There is a strong chance that if you are up to date with the B.C. beer scene that you have heard of Forbidden Brewing, but most likely not due to the beer they are making. The (almost) nanobrewery made news last year for having a dispute with their landlord that resulted in them being locked out of their own brewery. Despite this rather large roadblock, Forbidden Brewing is running again and churning out brews for the people of Courtenay. B.C. Beer Reviews recently came into contact with their Pale Ale, so let’s crack open this growler and see what this tiny brewery is up to.
B.C. Beer Reviews: Forbidden Brewing – Pale Ale
This Pale Ale pours a fairly clear golden-brown colour from the growler. In the glass, it is a deep, earthy, ruby brown in colour. The clarity is also still fantastic. You can see straight through this beer, especially when held up to the light.
This beer is undeniably a malt-forward Pale Ale in the aromatics. There are strong notes of bread and caramel from the malt/grain bill. This is the predominant aromatic of this beer, and it is at a very pleasant level overall.
Aside from those notes, there is woody and somewhat floral aromatic to this beer. It is very much hidden in behind the bread and caramel notes of the malt/grain bill but can be detected after the beer starts to warm up in the glass.
Overall, this is a pretty straightforward and malt-driven Pale Ale. It smells like a very approachable brew for those trying to make their way into the world of pale ales and IPAs.
Surprisingly enough, the malt/grain bill does not dominate your palate. It is still very much present with the notes of bread and caramel, but this is a very nicely balanced beer overall.
After you get the initial sweetness from the malt/grain bill you get a very noticeable note from the hops used. There is a light floral taste presented by the hops accompanied by a fairly decent bitter backbone to this beer. It finishes clean and has a strong, yet not unpleasant, bittering charge that will please all of the hopheads out there.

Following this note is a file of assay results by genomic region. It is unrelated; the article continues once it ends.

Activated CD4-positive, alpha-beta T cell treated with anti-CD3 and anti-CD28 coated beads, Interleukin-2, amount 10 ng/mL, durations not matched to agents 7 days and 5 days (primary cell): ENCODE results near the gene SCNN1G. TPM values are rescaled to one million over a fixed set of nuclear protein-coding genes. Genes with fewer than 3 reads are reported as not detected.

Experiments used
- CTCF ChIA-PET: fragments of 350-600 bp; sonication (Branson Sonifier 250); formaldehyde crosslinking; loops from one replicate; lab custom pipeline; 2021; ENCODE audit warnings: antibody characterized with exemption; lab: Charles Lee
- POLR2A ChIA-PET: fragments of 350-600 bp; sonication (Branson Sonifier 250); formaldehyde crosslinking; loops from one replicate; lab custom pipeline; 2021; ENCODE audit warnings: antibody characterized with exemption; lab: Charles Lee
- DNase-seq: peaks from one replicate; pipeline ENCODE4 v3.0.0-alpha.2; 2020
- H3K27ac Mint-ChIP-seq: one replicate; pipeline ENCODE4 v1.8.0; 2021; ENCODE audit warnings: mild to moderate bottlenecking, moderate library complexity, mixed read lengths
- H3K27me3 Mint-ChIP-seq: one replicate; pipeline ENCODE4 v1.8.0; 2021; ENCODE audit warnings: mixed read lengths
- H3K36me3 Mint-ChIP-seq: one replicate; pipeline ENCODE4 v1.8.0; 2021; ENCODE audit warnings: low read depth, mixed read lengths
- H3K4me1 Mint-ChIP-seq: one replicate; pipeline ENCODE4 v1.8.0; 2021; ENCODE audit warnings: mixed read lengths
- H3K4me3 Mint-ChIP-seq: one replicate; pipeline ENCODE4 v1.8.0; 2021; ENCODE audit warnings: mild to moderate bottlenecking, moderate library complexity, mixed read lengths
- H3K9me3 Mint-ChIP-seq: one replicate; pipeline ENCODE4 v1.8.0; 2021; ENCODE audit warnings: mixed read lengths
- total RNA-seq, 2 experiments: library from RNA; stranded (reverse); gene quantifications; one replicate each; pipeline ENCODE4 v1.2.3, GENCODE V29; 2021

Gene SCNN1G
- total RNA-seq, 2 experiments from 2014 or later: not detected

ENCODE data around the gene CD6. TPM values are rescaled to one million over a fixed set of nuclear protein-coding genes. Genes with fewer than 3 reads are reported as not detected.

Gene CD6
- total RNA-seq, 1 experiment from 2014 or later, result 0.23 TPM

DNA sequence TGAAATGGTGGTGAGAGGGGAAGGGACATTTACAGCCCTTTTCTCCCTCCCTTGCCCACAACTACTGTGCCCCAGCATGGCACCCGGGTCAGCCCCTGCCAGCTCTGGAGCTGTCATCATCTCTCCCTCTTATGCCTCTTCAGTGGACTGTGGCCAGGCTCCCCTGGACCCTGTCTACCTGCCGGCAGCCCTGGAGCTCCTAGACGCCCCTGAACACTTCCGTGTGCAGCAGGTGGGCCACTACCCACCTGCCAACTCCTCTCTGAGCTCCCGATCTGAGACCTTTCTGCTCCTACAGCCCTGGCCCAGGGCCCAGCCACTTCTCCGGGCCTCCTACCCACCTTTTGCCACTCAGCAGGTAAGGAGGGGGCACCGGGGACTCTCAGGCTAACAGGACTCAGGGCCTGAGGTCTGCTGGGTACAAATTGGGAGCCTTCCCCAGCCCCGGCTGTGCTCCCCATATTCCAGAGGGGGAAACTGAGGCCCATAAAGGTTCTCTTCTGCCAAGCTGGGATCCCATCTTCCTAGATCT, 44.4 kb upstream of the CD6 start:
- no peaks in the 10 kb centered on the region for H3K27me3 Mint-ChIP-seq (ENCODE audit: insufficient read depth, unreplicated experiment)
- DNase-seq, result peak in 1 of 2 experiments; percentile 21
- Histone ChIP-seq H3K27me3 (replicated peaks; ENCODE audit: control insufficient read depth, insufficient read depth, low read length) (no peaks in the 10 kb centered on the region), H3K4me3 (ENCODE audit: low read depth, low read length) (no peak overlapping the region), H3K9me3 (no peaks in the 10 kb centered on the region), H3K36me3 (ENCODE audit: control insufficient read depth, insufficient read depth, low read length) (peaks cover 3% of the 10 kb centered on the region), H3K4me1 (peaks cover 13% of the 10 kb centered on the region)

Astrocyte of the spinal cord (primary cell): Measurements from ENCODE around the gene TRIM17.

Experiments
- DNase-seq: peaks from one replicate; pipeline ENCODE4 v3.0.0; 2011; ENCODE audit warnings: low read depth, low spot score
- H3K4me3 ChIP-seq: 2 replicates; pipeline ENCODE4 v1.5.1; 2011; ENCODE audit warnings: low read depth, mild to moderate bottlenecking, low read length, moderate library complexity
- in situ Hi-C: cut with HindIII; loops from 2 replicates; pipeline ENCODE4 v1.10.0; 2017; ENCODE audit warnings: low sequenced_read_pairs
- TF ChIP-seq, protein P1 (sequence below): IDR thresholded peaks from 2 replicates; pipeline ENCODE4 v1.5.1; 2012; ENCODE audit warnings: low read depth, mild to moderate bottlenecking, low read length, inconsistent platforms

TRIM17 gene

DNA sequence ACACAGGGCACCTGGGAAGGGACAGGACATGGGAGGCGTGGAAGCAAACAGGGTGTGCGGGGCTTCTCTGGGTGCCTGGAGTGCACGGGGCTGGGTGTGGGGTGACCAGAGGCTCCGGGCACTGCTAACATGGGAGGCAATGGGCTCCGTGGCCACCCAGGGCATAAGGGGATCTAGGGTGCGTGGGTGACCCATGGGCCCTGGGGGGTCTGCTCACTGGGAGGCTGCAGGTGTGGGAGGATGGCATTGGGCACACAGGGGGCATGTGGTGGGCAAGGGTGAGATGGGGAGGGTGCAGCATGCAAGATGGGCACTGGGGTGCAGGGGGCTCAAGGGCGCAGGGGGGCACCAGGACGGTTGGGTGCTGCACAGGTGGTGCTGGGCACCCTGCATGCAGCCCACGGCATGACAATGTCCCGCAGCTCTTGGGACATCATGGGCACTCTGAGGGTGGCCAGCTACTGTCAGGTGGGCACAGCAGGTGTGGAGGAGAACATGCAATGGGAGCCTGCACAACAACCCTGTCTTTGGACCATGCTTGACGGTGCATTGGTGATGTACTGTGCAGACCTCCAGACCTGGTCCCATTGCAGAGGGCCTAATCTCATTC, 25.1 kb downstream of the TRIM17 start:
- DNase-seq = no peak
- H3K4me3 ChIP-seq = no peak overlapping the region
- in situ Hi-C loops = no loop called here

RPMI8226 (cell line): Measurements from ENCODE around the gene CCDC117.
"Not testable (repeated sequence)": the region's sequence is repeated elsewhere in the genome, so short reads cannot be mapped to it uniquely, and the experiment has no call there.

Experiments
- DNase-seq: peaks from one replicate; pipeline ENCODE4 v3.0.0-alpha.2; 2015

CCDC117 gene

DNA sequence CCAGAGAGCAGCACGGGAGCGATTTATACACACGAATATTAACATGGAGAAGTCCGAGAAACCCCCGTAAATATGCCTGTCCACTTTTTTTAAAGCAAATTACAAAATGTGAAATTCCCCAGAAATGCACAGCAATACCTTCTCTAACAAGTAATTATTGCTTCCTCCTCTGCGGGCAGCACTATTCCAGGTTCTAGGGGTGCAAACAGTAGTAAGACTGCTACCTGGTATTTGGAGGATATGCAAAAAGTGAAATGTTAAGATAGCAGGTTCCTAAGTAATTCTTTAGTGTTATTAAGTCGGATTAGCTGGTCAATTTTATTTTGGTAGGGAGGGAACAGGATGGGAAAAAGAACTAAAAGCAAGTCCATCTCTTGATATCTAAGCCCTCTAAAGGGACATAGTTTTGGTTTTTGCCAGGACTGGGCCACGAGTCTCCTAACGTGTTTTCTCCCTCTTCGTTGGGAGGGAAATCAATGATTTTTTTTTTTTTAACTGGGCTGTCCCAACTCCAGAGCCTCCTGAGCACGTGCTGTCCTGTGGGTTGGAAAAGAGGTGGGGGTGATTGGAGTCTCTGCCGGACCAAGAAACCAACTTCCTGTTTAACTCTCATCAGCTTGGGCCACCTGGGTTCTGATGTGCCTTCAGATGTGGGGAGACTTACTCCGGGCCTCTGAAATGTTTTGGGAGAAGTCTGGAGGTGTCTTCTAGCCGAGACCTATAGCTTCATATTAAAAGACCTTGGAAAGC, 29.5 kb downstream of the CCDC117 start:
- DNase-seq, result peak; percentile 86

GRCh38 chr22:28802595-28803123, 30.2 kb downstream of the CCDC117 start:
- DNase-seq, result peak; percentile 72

Overall, a very nicely balanced beer between the malt/grain bill and the hops.
This beer poured an above average head that had a slightly below average retention. If this is something you look for, then this beer slightly underperforms in this aspect.
There is a solid amount of lacing on the glass from this beer. It does not cost the glass, but there are noticeable rings around the glass to show you where you finished each drink.
There is a nice level of carbonation to this beer that helps to accentuate the bitter backbone that this brew finishes off with. It is a nice crisp and clean finish.
While the malt/grain bill pretty well dominates the aromatics, this is a fantastically balanced beer on your palate. This is a nice representation of how the malt/grain bill and hops used in the style can make a very approachable and easy-drinking beer. If you are in the area of Forbidden Brewing, try this one.
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Main photo by Nic Hendrickson, Lastword Inc., all rights reserved